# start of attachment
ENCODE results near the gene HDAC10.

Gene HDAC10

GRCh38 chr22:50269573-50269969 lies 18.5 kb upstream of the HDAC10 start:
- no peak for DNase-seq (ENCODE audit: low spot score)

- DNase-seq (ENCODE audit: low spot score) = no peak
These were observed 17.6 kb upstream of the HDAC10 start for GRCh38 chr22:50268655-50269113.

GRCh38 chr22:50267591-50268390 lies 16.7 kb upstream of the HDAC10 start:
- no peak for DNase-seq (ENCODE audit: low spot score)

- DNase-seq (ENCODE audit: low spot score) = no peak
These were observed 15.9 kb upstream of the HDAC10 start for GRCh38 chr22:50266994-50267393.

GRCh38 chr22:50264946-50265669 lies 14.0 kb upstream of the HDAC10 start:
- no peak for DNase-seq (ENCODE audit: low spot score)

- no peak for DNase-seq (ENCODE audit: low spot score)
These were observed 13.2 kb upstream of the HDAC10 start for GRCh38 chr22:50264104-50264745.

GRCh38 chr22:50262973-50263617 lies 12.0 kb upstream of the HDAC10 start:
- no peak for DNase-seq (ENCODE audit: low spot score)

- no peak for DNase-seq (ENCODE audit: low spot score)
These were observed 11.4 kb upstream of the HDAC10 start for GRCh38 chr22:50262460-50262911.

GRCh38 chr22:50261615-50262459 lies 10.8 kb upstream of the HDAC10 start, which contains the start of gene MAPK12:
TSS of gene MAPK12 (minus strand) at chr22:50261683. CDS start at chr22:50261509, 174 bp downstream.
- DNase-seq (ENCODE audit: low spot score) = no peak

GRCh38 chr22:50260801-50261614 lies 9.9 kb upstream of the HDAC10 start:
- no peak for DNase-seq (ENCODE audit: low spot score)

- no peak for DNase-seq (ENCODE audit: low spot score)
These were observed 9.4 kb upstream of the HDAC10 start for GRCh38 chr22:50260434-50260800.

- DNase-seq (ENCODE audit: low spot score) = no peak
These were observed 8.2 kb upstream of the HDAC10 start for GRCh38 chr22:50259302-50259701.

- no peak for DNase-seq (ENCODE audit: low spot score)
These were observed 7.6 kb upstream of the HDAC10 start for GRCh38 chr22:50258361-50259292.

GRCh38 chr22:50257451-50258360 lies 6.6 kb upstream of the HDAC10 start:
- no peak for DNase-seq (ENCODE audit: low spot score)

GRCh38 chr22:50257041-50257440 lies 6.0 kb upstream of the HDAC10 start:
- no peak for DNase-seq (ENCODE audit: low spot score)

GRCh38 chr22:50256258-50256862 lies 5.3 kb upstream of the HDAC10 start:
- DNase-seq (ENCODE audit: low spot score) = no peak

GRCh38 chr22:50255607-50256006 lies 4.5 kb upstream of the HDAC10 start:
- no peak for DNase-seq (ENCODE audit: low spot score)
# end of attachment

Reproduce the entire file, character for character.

ENCODE results near the gene HDAC10.

Gene HDAC10

GRCh38 chr22:50269573-50269969 lies 18.5 kb upstream of the HDAC10 start:
- no peak for DNase-seq (ENCODE audit: low spot score)

- DNase-seq (ENCODE audit: low spot score) = no peak
These were observed 17.6 kb upstream of the HDAC10 start for GRCh38 chr22:50268655-50269113.

GRCh38 chr22:50267591-50268390 lies 16.7 kb upstream of the HDAC10 start:
- no peak for DNase-seq (ENCODE audit: low spot score)

- DNase-seq (ENCODE audit: low spot score) = no peak
These were observed 15.9 kb upstream of the HDAC10 start for GRCh38 chr22:50266994-50267393.

GRCh38 chr22:50264946-50265669 lies 14.0 kb upstream of the HDAC10 start:
- no peak for DNase-seq (ENCODE audit: low spot score)

- no peak for DNase-seq (ENCODE audit: low spot score)
These were observed 13.2 kb upstream of the HDAC10 start for GRCh38 chr22:50264104-50264745.

GRCh38 chr22:50262973-50263617 lies 12.0 kb upstream of the HDAC10 start:
- no peak for DNase-seq (ENCODE audit: low spot score)

- no peak for DNase-seq (ENCODE audit: low spot score)
These were observed 11.4 kb upstream of the HDAC10 start for GRCh38 chr22:50262460-50262911.

GRCh38 chr22:50261615-50262459 lies 10.8 kb upstream of the HDAC10 start, which contains the start of gene MAPK12:
TSS of gene MAPK12 (minus strand) at chr22:50261683. CDS start at chr22:50261509, 174 bp downstream.
- DNase-seq (ENCODE audit: low spot score) = no peak

GRCh38 chr22:50260801-50261614 lies 9.9 kb upstream of the HDAC10 start:
- no peak for DNase-seq (ENCODE audit: low spot score)

- no peak for DNase-seq (ENCODE audit: low spot score)
These were observed 9.4 kb upstream of the HDAC10 start for GRCh38 chr22:50260434-50260800.

- DNase-seq (ENCODE audit: low spot score) = no peak
These were observed 8.2 kb upstream of the HDAC10 start for GRCh38 chr22:50259302-50259701.

- no peak for DNase-seq (ENCODE audit: low spot score)
These were observed 7.6 kb upstream of the HDAC10 start for GRCh38 chr22:50258361-50259292.

GRCh38 chr22:50257451-50258360 lies 6.6 kb upstream of the HDAC10 start:
- no peak for DNase-seq (ENCODE audit: low spot score)

GRCh38 chr22:50257041-50257440 lies 6.0 kb upstream of the HDAC10 start:
- no peak for DNase-seq (ENCODE audit: low spot score)

GRCh38 chr22:50256258-50256862 lies 5.3 kb upstream of the HDAC10 start:
- DNase-seq (ENCODE audit: low spot score) = no peak

GRCh38 chr22:50255607-50256006 lies 4.5 kb upstream of the HDAC10 start:
- no peak for DNase-seq (ENCODE audit: low spot score)